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[1278b] [1] Is the goodness that makes a good man to be deemed the same as that which makes a worthy citizen, or different? is now clear from what has been said in one form of state the good man and the good citizen are the same, but in another they are different, and also in the former case it is not every citizen but only the statesman, the man who controls or is competent to control, singly or with colleagues, the administration of the commonwealth, that is essentially also a good man.

And since these points have been determined, the next question to be considered is whether we are to lay it down that there is only one form of constitution or several, and if several, what they are and how many and what are the differences between them. Now a constitution is the ordering of a state in respect of its various magistracies, and especially the magistracy that is supreme over all matters. For the government is everywhere supreme over the state and the constitution is the government. I mean that in democratic states for example the people are supreme, but in oligarchies on the contrary the few are; and we say that they have a different constitution. And we shall use the same language about the other forms of government also.

We have therefore to determine first the fundamental points, what is the object for which a state exists and how many different kinds of system there are for governing mankind and for controlling the common life.

Now it has been said in our first discourses,1 in which we determined the principles concerning household management and the control of slaves, that man is by nature a political animal; [20] and so even when men have no need of assistance from each other they none the less desire to live together. At the same time they are also brought together by common interest, so far as each achieves a share of the good life. The good life then is the chief aim of society, both collectively for all its members and individually; but they also come together and maintain the political partnership for the sake of life merely, for doubtless there is some element of value contained even in the mere state of being alive, provided that there is not too great an excess on the side of the hardships of life, and it is clear that the mass of mankind cling to life at the cost of enduring much suffering, which shows that life contains some measure of well-being and of sweetness in its essential nature.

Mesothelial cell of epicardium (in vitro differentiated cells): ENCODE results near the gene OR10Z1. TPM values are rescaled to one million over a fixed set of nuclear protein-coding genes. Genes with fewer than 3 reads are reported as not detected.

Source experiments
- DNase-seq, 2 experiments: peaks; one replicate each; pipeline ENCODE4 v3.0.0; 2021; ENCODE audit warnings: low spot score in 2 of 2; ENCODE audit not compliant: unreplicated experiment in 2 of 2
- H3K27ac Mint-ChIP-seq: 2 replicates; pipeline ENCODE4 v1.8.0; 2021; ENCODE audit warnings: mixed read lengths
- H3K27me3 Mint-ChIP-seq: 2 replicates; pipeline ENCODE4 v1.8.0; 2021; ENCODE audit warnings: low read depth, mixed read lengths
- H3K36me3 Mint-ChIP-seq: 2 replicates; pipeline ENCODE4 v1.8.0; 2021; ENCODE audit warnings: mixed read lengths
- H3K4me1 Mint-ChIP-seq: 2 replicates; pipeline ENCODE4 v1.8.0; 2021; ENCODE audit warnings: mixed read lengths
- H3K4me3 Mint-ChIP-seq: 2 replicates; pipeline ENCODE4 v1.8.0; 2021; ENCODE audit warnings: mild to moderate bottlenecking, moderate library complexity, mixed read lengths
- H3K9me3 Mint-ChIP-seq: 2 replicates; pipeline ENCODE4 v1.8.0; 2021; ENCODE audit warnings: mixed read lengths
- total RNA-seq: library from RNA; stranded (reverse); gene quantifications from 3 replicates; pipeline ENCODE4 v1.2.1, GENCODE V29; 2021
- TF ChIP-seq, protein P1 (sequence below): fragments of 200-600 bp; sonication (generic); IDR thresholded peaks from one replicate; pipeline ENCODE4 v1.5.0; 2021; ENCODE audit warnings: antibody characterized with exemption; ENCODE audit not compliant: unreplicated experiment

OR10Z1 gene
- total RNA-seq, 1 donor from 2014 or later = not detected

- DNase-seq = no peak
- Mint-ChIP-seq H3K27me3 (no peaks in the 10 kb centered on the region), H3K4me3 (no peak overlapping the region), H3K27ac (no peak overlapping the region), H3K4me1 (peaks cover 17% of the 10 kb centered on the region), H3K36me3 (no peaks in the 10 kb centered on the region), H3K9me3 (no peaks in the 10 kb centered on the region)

And again, the several recognized varieties of government can easily be defined; in fact we frequently discuss them in our external discourses.2 The authority of a master over a slave, although in truth when both master and slave are designed by nature for their positions their interests are the same, nevertheless governs in the greater degree with a view to the interest of the master, but incidentally with a view to that of the slave, for if the slave deteriorates the position of the master cannot be saved from injury. Authority over children and wife [and over the whole household, which we call the art of household management3] is exercised either in the interest of those ruled or for some common interest of both parties,—essentially, in the interest of the ruled, as we see that the other arts also,

1 1253a 1 ff.

2 Mentioned at 1323a 22 (and also six times in other books); they are there appealed to for the tripartite classification of foods which in Aristot. Nic. Eth.1098b 12 is ascribed to ‘current opinion of long standing and generally accepted by students of philosophy.’ The term may there predenote doctrines not peculiar to the Peripatetic school.

3 Aristotle can hardly have written this clause, as it includes mastership over slaves.

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  • Cross-references to this page (1):
    • William Watson Goodwin, Syntax of the Moods and Tenses of the Greek Verb, Chapter III
  • Cross-references in notes from this page (1):
    • Aristotle, Nicomachean Ethics, 1098b
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